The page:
JACKSONVILLE, Fla. — A new push by JEA could have some local customers paying some of the highest water and sewer fees in the country.
The new fee would be phased in over two years and would vary depending on where the property is and what needs to be done, but developers say it’s going to have a massive negative impact on affordable housing.
Financial planning and analysis director Juli Crawford broke down where the fees will be.
“We are recommending changes to water and sewer plant capacity fees, tap and meter fees, and large commercial water rates in addition to administrative tariff changes like extending the backflow prevention program.”
The proposed fee for the new developments would increase building costs by thousands of dollars.
“Based on that analysis, cost of capacity are significantly higher than current fees. Staff is recommending a phased-in approach to fees that reflect current costs, allowing developers and builders to absorb the cost gradually,” Crawford says.
Water, sewer, and irrigation plant capacity fees would increase by more than $670. Meter installation would increase by nearly $100. Tap installations would increase more than $6,000.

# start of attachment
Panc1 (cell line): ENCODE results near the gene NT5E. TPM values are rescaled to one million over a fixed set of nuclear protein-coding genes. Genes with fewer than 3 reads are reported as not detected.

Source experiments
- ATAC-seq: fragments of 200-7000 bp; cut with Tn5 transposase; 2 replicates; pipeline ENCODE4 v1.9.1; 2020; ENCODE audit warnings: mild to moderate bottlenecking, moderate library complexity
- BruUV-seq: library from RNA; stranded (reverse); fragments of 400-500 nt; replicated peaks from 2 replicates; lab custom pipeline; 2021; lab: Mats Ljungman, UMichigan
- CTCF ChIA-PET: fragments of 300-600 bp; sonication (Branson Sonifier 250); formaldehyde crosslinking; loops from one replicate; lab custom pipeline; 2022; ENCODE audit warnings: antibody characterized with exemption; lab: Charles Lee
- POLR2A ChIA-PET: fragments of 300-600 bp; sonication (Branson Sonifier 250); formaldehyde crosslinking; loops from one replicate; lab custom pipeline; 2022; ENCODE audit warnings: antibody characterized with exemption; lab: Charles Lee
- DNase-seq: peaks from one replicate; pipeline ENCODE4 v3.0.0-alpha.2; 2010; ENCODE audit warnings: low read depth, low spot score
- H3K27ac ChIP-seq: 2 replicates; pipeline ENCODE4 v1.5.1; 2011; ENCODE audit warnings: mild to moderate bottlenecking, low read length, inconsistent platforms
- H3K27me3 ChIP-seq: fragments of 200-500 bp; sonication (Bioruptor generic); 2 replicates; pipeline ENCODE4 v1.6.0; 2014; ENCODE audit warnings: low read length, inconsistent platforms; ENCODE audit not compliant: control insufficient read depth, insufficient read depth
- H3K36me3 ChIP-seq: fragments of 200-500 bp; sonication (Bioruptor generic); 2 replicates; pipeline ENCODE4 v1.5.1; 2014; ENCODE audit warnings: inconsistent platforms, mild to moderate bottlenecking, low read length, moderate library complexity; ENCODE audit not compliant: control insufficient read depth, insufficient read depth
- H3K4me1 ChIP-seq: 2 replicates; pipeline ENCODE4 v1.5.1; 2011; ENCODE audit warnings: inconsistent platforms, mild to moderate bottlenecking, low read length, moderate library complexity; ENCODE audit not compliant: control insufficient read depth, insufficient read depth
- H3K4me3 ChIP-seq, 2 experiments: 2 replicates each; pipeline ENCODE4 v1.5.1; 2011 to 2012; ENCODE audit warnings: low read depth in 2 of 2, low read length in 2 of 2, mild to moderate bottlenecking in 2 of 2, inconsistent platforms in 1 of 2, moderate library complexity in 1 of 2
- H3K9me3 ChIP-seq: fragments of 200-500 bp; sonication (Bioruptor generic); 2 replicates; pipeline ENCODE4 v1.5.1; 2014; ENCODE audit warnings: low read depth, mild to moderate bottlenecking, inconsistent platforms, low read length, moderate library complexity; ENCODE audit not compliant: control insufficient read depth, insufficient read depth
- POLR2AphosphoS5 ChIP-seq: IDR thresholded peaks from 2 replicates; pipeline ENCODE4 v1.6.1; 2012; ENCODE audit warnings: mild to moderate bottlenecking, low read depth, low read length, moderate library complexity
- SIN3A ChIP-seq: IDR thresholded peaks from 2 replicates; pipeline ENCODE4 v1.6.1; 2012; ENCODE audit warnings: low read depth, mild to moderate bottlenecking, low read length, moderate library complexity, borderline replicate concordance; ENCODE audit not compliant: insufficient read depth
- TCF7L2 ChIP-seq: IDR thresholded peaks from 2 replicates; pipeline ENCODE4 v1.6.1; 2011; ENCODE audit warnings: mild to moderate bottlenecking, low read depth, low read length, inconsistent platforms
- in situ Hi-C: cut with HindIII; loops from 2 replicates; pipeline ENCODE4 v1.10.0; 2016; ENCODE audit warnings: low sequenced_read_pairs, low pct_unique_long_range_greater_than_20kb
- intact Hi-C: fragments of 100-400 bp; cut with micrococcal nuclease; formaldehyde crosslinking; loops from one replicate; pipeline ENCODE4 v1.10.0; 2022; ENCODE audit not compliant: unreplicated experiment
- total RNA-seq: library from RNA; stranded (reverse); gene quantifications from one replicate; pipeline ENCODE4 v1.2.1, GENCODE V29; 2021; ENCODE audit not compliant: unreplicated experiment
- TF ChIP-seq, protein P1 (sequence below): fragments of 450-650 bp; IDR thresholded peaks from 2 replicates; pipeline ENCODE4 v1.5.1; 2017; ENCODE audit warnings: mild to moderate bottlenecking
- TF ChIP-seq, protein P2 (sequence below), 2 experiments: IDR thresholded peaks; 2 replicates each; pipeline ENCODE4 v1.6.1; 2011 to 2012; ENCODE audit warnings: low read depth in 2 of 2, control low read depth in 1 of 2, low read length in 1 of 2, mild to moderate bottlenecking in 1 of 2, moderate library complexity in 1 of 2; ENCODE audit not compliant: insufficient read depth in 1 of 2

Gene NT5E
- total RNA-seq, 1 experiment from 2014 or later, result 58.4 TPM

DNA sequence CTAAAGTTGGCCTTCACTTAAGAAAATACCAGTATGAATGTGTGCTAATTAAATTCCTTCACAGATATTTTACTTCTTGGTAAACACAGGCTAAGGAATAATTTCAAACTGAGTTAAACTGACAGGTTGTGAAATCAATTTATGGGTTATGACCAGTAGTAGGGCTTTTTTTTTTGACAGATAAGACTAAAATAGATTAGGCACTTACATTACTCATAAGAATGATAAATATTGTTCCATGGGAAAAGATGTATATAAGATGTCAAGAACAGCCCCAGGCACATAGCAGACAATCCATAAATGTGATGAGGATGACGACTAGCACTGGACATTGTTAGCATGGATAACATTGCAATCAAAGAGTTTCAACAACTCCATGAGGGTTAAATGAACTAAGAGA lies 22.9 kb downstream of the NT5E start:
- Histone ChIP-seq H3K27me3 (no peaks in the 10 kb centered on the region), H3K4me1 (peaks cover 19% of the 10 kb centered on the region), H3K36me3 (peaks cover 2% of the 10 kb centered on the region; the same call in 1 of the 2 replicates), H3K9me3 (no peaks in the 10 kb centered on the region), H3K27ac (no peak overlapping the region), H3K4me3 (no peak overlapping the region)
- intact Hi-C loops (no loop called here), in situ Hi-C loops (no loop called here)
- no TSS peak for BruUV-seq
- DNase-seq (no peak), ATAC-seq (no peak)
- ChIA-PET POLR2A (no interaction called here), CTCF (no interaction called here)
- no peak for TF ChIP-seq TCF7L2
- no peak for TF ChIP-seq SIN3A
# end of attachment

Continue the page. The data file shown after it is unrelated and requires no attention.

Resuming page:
“The additional revenue collected will go to the capacity fund to be used for growth-related projects. This phased-in approach is reflected within the tariff as well.”
Despite having been planned for over a year, developers say they were shocked at how much prices were being raised.
“We were quite surprised at the amount of the increase. We first thought it would be around $7,500 and now it’s up to $9,098.”
The cost would put Jacksonville in line to be the city with the second highest energy rates in Florida. Developers like Curtis Hard say absorbing the price would pass it along to home buyers and renters, hence limiting housing availability.
“For every thousand dollars increase in the median price home price in the United States, we lose about 158,000 households that are then priced out of the market. In Jacksonville that equates to about 800 buyers per thousand dollar increase.”
The chair of JEA’s board, John Baker, defended the decision.
“We are only trying to recover the cost of operations, not make a profit on it.”
He added he believes people should have expected it.
“If anybody feels that’s unreasonable… they have not been reading The Wall Street Journal lately.”
Now developers are asking JEA to establish a credit for those who are trying to build affordable housing.
“We would certainly like you to consider some sort of credit at the bottom end of the market for the affordable home folks that just cannot afford this large increase,” Hart said.
Future JEA customers looking to switch from septic to the utility would also be subject to a fee increase.
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